affect documentation conventionspractice applying citation conventions systematically W r i t i n g
1.The first attachment is my first draft of advertising analysis, which includes three mini advertising analyses. The Suggestions of the tutor are attached in the sidebar of the first draft. Please modify them according to the suggestions.
2. The content of three advertisement analysis should be enriched, and the requirement is that each advertisement analysis should be between 500 and 700 words. I have completed the outline of about 200 words for each advertisement. Specific requirements are listed in the second attachment.
3. Please refer to the third attachment for the format and layout of the advertisement. This is the template provided by the professor.
4.When you finished, also be sure to include your post-write in the comments section, based off the prompt below. This is separate from your Reflection. It is worth 10 percent of your essay grade and the grade is deducted if it is not included.
Post-Write: For this project, please write a full paragraph (around 200-300 words) that specifically identifies three Learning Outcomes you were confident you achieved with this project (this can include development and the work during peer review). The Learning Outcomes are located under “Policies” and are split into four categories. Under the categories, you will find the multiple outcomes. Quote three of these and share a sentence or two for each one about how you are confident you met them. If you do not address three specific outcomes, you will not receive credit for this postwrite.
English 105 Learning Outcomes
Adapted from the WPA Outcomes Statement: http://wpacouncil.org/positions/outcomes.html
I. RHETORICAL KNOWLEDGE
Rhetorical knowledge is the ability to analyze contexts and audiences and to act on that analysis to comprehend and create texts. Writers develop rhetorical knowledge by negotiating purpose, audience, context, and conventions as they compose different texts for different situations. Students will:
- Learn and use rhetorical concepts by analyzing and composing a variety of texts
- Read and write in several genres to understand how genre conventions function
- Respond to a variety of situations and contexts using purposeful shifts in tone, formality, design, medium, and/or structure
- Use a variety of modalities (including oral presentation) and technologies to address a range of audiences and rhetorical situations
II. CRITICAL THINKING, READING, AND COMPOSING
Critical thinking is the ability to analyze, synthesize, interpret, and evaluate ideas, information, situations, and texts. When writers think critically about materials they use, they separate assertion from evidence, evaluate sources and evidence, recognize and evaluate underlying assumptions, read for connections and patterns, and compose appropriately qualified and developed claims and generalizations.
- Write and read for inquiry, learning, critical thinking, and communicating in various rhetorical contexts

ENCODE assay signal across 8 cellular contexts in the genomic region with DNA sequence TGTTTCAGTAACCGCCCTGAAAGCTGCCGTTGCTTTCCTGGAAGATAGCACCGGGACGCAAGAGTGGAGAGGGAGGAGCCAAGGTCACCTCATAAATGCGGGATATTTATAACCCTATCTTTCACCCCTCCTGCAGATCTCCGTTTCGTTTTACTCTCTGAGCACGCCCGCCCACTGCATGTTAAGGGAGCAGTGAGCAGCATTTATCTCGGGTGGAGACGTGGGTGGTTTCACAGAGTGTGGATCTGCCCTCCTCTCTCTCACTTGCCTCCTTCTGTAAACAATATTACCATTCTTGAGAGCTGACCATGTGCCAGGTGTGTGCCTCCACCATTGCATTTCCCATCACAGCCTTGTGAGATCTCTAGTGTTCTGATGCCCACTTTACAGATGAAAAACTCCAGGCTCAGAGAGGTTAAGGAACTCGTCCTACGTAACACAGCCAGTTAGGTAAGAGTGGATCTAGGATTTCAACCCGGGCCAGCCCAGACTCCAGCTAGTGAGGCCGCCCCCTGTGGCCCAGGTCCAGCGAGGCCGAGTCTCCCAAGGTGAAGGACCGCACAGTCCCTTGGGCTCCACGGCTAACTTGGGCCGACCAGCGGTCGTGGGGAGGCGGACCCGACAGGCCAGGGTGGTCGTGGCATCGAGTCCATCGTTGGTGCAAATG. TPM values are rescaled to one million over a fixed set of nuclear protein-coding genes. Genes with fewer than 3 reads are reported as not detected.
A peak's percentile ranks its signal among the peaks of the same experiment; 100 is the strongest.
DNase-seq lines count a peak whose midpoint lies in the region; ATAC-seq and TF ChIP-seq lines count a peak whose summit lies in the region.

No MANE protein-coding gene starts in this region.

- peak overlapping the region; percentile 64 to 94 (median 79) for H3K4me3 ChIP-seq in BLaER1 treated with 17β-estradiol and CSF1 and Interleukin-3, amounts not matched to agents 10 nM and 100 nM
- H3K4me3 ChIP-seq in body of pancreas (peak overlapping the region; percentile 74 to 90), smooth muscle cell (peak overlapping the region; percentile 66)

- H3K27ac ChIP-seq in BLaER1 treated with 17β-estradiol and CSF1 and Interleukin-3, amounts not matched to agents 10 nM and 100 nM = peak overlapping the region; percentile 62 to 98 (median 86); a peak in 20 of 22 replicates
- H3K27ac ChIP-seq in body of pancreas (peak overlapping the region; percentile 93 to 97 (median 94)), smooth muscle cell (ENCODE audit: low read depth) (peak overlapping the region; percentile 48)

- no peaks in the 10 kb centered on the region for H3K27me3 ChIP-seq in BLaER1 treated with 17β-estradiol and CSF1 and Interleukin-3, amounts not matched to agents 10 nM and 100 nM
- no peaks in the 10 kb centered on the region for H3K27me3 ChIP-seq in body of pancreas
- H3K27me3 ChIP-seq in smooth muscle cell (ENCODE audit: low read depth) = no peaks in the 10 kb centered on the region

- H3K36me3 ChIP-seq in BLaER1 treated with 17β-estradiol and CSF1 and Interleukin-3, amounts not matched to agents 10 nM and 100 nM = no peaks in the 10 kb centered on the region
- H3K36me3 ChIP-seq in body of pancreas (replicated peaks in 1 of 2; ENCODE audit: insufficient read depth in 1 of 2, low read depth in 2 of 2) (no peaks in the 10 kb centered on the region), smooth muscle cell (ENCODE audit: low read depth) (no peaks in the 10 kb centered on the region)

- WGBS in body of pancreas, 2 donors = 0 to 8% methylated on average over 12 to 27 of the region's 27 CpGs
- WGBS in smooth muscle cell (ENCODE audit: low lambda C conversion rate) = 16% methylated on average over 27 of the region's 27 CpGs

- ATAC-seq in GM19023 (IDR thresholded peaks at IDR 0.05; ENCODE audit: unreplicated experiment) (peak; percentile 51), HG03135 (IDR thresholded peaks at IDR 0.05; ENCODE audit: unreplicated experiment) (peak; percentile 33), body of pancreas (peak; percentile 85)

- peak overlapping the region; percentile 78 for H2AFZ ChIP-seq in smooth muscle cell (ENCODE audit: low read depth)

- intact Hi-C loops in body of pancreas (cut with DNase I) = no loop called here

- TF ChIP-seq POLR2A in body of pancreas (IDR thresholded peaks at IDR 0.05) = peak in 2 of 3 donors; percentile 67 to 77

- Read a diverse range of texts and recognize how features like evidence, organizational patterns, and visual elements function for different audiences and rhetorical situations
- Locate and critically evaluate research materials and use them appropriately for background, as exhibits, as examples, for analysis, and/or for method support
- Use strategies—such as interpretation, synthesis, response, critique, and design—to compose texts that integrate the writer’s ideas with those from sources
Writers use multiple strategies, or composing processes, to imagine, develop, and finalize projects. Composing processes are seldom linear. Composing processes are flexible: successful writers can adapt their processes to different contexts and occasions. Students will:
- Develop projects through multiple drafts
- Develop flexible strategies for reading, drafting, reviewing, collaborating, and revising
- Use writing to discover and reconsider ideas
- Collaborate with other writers on a project through multiple drafts
- Learn to give constructive feedback to drafts and revise based on constructive feedback
- Reflect on how their composing practices develop and shape their work
IV. KNOWLEDGE OF CONVENTIONS
Conventions are formal rules and informal guidelines that define genres and shape perceptions of correctness. Conventions govern mechanics, usage, spelling, and citation; they also influence content, style, organization, graphics, and document design. Conventions are not universal; they vary by genre, discipline, and occasion. Successful writers understand, analyze, and negotiate conventions for purpose, audience, and genre.
- Develop knowledge of grammar, punctuation, and spelling conventions by writing, revising, and editing
- Understand and use different genre conventions—such as structure, paragraphing, tone, mechanics and citation styles—as appropriate for different genres
- Use common formats and/or design features for different kinds of texts and genres
- Explore the concepts of intellectual property (such as fair use and copyright) that affect documentation conventions
- Practice applying citation conventions systematically in their work
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